Denise Pirrotti Hummel is the CEO and chief strategist for Universal Consensus LLC, a cross-cultural management consulting firm in San Diego, serving Fortune 100 companies, government, military operations, and global organizations worldwide. The company focuses on leveraging knowledge of cultural differences to develop and implement strategies designed to drive revenue and reduce cost and risk when doing business globally. The model developed by Ms. Hummel, The Business Model of Intercultural Analysis [BMIA] has been acknowledged by the U.S. State Department, and the U.S. Department of Commerce. Recent partnerships with Aon Hewitt’s International M&A division and Deloitte’s Global HR division have augmented the company’s ability to serve clients in every function and country of the globe.
Name: Denise Pirrotti Hummel.
Company: Universal Consensus LLC.
Titles: CEO and chief strategist.
No. of employees: Eight in San Diego and forty-five worldwide.
Year founded: 2009.
Education: Bachelor’s in psychology from Barnard College, Columbia University, 1983; Doctor of Jurisprudence, American University, 1987.
Birthplace: New York City.
Current residence: Carlsbad.
Family: Two children: Matthew Josef Hummel and Alexander Paul Hummel.
Essential business philosophy: “Never, never, never give up” is something that everyone heard from me, from my staff to my children to my clients. When you know you have a value proposition that is essential, albeit ahead of its time, you must find a way for your target market to “hear” you even if you’re telling them something they don’t want to hear. Once they finally do, and allow you to be part of their success, seek to achieve the highest possible results with 100 percent ethics, exceed all their expectations, and your invitation to the party will be extended beyond one night.
Best way to keep a competitive edge: Understand that a global economy is here to stay, but don’t rest on stale information about what the actual opportunity is in your foreign target markets. The global economy is evolving. Emerging markets that once had utility because they fostered inexpensive manufacturing are now some of the biggest importers of luxury goods. Geographical markets that once were noted for innovation, are struggling with barriers to entry, corruption, and political suffocation that have led to mass talent exodus. Keep on top of the trends, or ahead of them, by using professional instinct and sound data to guide your strategic focus.
Guiding principles: There is no substitute for honesty and hard work. There’s also no such thing as luck — luck is simply the nexus of opportunity meeting intense preparation.
Yardsticks of success: How close is your current state (professionally or organizationally) to the desired state you have strategically set? How often do your initiatives result in the business results you planned for? How savvy are you at taking the “so what?” out of your strategies so that everything you do is geared toward driving revenue or reducing cost and risk?
Goals yet to be achieved: To create repeatable processes, operational efficiency, and professional excellence based on learning from every misstep we make, as well as every success, and using that information to turn challenges into growth opportunities every second of every day.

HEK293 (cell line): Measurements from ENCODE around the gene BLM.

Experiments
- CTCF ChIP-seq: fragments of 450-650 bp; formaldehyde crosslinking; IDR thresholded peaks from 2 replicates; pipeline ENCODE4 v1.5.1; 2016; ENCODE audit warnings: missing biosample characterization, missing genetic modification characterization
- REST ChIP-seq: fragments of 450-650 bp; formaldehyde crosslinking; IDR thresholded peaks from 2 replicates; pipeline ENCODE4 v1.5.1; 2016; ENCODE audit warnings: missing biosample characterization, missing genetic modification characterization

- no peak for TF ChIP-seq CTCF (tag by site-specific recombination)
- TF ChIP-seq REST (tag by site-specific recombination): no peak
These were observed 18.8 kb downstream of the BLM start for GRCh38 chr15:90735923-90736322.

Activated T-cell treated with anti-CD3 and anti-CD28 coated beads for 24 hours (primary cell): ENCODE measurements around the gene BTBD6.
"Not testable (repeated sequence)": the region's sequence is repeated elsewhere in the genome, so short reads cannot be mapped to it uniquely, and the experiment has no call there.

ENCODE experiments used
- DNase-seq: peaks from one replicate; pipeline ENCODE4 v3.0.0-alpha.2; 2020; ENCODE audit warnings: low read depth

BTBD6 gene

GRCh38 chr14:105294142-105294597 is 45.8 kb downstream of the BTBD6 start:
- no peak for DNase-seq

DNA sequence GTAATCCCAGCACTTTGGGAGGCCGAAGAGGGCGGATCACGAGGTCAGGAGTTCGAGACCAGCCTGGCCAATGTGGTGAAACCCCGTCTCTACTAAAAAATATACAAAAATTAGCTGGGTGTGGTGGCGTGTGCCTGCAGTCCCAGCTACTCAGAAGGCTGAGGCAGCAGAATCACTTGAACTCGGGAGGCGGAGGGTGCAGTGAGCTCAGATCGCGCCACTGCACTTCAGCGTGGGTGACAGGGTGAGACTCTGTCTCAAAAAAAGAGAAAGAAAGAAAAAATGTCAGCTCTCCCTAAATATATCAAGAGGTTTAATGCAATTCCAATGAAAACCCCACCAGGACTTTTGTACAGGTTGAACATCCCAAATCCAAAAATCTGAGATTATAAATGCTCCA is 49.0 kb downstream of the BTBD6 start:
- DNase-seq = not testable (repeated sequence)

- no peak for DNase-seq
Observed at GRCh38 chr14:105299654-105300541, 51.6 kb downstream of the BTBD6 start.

Best business decision: Turning an idea for a book (which would have been a one-off in the public domain) into a business model with proprietary I.P. that only our clients can benefit from and that will sustain us as a company for the coming decades.
Worst business decision: Waiting too many years to turn a dream into reality — that I could leverage knowledge of cultural differences into a process that would optimize the bottom line of all global organizations.
Mentor: Garry Ridge, CEO of WD-40 Co., one of our first clients, who taught me that generosity would always come back to me if I gave freely and without reservation.
Word that describes you: Intense.
What you like best about your job: When I was an attorney, I always felt I was part of the problem, rather than part of the solution. I like being part of the solution. I like the fact that every single day a new challenge presents itself and I can be intellectually stimulated from dawn to dusk. I like the fact that my staff looks like the United Nations when we’re together. I like that my clients respect me as much as I respect them.
What you like least about your job: Jet lag and time zones. Shouldn’t we be able to teleport by now?
Pet peeves: Flight delays, incompetence, intolerance, and arrogance.
Most important lesson learned: That the best results are achieved by freeing others (whether they are staff or clients) to use their unique talents to move their organizations forward in a positive direction.
Person most interested in meeting: Geert Hofstede, the Dutch anthropologist whose work in the 1970s and ’80s was groundbreaking in its ability to speak to cultural attributes that can impact business objectives.
Three greatest passions: My work, my children, meeting others who have significantly diverse life experience from mine.
First choice for a new career: Absolutely nothing different from what I do now. It’s so fulfilling, it’s a sin to call it work.
Favorite quote: “Other cultures are not failed attempts at being you; they are unique manifestations of the human spirit,” — Wade Davis.
Most influential book: “Flawless Consulting,” by Peter Block.
Favorite restaurant: Bella Napoli, Varese, Italy.
Favorite place for business meetings: The Lodge at Torrey Pines.
Favorite vacation spot: Lombardia, Tuscana, and Umbria, Italy.
Favorite way to spend time: Connecting with friends and family, travelling for pleasure, drinking fine wine, swinging in a hammock with a clear mind (perhaps not all simultaneously).
— Steve Adamek